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Daymain C. Smith Discusses Diversity and Leadership in the Hospitality Industry

No stranger to hospitality, Daymain C. Smith has more than 13 years experience in the hospitality industry having worked for the Marriott Corporation and Choice Hotels International. In his most recent role as general manager at the new Comfort Suites Downtown Atlanta, he knows the ins-and-outs of the industry along with the duties of running a hotel. Smith is not only responsible for managing the staff and the property, but he also manages the image of the hotel as well. Now approaching the next challenge in his career, Smith took time to speak with rolling out about what it takes to be a leader in the hospitality industry. –christa e. jackson

Leadership — can it be taught or is it intrinsic?
I absolutely believe that “leadership” is intrinsic. As someone who has been in a leadership role for over 15 years, in my past, I have tried to force leadership onto ‘great’ managers and it has not worked out. I believe that a good manager is an asset, but if you want a leader — the search is not for tangible skills — it is for innate skills. A good manager can be functional based on what you need from them, though. The skills of organization, planning, multitasking, and coordination of people are leadership traits, but true leadership is the depth of one’s ability to apply the aforementioned practically on a case-by-case situation.

Some maintain that it takes certain characteristics to be an effective leader. In your opinion, what are those characteristics? Exactly, what does it take?
Well, I do believe that it takes certain characteristics to be an effective leader, a few of the specifics are: the ability to relate to anyone on any level; the ability and mind-set to not take yourself too seriously; you must be well-read in your specific area of expertise; use your vast knowledge when appropriate; never to berate your team, and finally, you must like to teach … and want to teach everything that you know to whomever is interested …  In addition to the aforementioned, a true leader must have humility, which is the element that makes it all congeal.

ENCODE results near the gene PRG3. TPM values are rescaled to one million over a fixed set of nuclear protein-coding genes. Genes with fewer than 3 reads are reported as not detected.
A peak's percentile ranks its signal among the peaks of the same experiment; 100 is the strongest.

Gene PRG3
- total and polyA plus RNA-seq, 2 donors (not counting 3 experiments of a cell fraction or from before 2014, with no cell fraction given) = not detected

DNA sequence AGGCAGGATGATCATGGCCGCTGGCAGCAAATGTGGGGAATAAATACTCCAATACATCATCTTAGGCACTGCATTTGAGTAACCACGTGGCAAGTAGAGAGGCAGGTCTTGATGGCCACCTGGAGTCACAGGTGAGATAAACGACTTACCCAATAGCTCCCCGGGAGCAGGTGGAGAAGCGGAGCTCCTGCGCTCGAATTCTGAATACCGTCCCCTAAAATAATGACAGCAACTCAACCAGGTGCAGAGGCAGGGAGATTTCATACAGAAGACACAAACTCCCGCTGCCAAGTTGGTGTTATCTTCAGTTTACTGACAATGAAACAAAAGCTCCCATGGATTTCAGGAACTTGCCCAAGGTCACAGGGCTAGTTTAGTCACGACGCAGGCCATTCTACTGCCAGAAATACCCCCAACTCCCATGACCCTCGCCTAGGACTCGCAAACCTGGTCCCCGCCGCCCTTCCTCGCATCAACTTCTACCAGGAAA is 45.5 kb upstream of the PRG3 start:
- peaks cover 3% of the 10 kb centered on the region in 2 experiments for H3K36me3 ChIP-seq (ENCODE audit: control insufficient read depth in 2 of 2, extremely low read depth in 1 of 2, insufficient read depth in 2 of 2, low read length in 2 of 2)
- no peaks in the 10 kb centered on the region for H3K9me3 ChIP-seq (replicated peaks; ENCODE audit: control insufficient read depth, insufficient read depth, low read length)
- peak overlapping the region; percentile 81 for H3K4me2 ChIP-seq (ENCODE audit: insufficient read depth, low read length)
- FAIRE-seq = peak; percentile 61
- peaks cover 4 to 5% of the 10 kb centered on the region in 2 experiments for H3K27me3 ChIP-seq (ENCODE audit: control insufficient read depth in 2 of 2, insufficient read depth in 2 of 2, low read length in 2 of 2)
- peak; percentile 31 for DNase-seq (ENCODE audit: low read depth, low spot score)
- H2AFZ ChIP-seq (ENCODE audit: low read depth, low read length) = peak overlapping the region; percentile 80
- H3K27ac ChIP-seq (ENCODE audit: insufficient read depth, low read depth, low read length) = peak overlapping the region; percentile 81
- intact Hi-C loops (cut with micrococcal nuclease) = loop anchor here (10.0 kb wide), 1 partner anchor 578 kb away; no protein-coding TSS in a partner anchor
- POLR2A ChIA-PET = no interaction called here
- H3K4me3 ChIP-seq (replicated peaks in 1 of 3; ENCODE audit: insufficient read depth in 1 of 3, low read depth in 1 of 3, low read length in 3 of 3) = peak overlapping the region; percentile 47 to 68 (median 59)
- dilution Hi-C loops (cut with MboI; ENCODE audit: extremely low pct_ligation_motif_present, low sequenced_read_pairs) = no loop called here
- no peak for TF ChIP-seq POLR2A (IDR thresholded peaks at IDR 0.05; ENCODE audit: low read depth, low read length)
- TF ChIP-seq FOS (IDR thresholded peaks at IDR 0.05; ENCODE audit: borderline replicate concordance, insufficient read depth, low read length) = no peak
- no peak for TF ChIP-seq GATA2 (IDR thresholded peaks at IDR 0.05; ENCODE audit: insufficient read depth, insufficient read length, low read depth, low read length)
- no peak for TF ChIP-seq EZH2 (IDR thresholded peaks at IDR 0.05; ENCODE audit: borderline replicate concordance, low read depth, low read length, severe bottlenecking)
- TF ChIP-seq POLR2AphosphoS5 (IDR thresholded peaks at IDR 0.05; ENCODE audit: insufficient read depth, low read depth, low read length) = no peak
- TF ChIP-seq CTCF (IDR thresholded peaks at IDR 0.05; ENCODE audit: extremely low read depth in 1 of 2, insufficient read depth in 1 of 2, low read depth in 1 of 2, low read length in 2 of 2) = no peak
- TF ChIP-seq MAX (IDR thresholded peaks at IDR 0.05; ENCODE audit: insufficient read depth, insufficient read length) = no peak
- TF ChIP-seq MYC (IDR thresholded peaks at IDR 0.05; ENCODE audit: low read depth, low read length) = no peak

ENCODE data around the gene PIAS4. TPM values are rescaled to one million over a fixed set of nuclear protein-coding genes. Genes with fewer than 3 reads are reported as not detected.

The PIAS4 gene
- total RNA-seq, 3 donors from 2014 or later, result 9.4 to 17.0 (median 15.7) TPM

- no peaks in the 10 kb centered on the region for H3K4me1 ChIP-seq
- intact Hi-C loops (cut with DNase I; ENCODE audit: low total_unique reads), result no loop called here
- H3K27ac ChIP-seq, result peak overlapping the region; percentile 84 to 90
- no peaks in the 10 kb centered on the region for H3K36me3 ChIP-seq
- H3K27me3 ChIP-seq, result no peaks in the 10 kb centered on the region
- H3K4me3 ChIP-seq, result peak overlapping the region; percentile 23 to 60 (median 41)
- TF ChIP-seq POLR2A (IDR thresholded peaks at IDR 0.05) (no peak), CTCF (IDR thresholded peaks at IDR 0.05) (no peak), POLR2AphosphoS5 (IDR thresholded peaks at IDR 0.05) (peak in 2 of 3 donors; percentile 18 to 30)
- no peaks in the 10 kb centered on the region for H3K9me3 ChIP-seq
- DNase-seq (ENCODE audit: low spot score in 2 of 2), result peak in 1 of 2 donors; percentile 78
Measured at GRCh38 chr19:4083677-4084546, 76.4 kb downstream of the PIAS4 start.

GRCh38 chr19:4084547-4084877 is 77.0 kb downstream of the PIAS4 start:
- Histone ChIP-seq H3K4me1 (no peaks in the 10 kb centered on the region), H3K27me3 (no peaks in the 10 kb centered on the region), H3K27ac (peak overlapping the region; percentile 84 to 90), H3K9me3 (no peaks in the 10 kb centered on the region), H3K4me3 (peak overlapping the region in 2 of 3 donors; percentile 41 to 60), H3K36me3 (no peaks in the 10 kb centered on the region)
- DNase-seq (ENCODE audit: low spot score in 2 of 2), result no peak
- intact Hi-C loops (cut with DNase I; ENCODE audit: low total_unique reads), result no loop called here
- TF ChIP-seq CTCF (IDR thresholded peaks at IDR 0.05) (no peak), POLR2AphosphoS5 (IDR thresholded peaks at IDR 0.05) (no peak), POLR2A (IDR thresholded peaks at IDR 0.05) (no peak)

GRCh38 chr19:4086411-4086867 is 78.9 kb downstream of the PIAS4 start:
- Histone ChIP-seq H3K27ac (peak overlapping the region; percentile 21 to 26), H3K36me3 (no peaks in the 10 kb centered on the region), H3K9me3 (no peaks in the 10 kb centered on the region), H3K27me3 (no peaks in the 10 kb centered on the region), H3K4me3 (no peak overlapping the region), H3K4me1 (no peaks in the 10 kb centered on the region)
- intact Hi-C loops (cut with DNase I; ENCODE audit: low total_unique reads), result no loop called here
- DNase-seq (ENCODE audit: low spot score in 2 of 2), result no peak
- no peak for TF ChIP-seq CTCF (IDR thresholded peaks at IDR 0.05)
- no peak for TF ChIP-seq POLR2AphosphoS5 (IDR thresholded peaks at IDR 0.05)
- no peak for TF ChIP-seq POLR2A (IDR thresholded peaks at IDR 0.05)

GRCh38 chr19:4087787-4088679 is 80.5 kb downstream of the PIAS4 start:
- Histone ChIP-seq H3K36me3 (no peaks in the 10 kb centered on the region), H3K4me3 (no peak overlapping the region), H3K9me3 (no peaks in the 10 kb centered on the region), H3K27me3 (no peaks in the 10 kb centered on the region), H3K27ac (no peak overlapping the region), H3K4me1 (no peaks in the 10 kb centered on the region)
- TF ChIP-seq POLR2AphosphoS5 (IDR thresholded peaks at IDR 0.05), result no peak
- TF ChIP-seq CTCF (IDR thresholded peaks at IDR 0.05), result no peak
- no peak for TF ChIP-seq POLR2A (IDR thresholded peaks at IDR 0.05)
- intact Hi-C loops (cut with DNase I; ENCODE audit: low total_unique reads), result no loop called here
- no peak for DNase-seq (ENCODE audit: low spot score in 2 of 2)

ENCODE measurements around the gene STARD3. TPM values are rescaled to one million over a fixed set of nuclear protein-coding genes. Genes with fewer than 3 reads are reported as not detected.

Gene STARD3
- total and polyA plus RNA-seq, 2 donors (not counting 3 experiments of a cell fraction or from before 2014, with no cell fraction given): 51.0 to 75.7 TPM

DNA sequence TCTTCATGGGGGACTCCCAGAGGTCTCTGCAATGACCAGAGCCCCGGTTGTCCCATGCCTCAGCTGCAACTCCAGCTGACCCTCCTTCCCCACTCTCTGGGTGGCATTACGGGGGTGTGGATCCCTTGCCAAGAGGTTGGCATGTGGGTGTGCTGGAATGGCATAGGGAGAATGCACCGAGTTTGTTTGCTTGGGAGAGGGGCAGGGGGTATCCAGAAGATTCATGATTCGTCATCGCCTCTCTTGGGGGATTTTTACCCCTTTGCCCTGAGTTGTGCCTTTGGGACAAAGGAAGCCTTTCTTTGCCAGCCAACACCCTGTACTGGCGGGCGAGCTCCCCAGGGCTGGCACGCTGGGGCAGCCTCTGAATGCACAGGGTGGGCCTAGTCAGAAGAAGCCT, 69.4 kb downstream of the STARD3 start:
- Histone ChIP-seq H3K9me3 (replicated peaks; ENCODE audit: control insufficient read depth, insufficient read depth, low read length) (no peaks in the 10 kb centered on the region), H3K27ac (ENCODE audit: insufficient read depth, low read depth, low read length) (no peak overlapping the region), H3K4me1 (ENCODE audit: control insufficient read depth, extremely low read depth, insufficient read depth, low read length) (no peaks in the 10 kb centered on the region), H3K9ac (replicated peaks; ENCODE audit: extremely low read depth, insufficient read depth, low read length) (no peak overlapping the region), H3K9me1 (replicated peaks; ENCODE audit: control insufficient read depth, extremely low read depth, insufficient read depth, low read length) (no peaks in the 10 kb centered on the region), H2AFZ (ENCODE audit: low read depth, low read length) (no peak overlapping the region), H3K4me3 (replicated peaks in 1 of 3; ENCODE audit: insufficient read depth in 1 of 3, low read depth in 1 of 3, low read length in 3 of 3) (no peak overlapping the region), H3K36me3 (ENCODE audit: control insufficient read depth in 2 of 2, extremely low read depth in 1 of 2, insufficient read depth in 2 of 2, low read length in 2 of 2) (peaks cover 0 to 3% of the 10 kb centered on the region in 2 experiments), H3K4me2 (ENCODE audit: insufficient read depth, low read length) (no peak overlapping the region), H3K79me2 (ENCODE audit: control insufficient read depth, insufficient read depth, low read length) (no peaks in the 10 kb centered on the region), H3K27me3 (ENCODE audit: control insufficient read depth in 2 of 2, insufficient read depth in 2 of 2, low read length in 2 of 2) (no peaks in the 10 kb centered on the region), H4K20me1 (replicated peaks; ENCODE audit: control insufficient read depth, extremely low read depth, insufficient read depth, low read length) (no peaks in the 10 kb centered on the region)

A new Mercer survey reveals that organizations worldwide lack a strategy for developing women leaders. What are your thoughts on this?
I actually disagree in relation to the hospitality industry.  I believe that in the hospitality industry there are more women in regional, vice president and director roles than African American men. African American men are the underserved minority in this industry. There is a trench of divide between black men in the aforementioned roles, compared to black and white women in the same roles.  it is actually kind of sad. There are opportunities and programs to grow people, but it has always been based on ability — not race or sex in the hospitality industry. But numbers don’t lie, more women — black and white, are in executive leadership roles than black men per capita in the hospitality industry.

Would a diversity professional benefit from an MBA?
I believe so. But truly the best diversity managers that I have worked with have just had experience — and time in the position is critical in this area. Experience is [necessary] not only to be successful, but to understand what the need is for their constituents and know how to address all of the many nationalities that are represented by their work force.

Do you have a mentor or advisory board? If so, how long have you had this guidance?
Absolutely! I could not have made it this far if I didn’t have a team of people that I respect and most of all listen to. I have had people like Marcus Redmon [The Redmon Group] who I took on as a mentor and professional life coach. I have had my mentor advisory board for about 10 years, once I put my ego aside and realized that I cannot possibly always be right. It was the best adjustment that I ever made.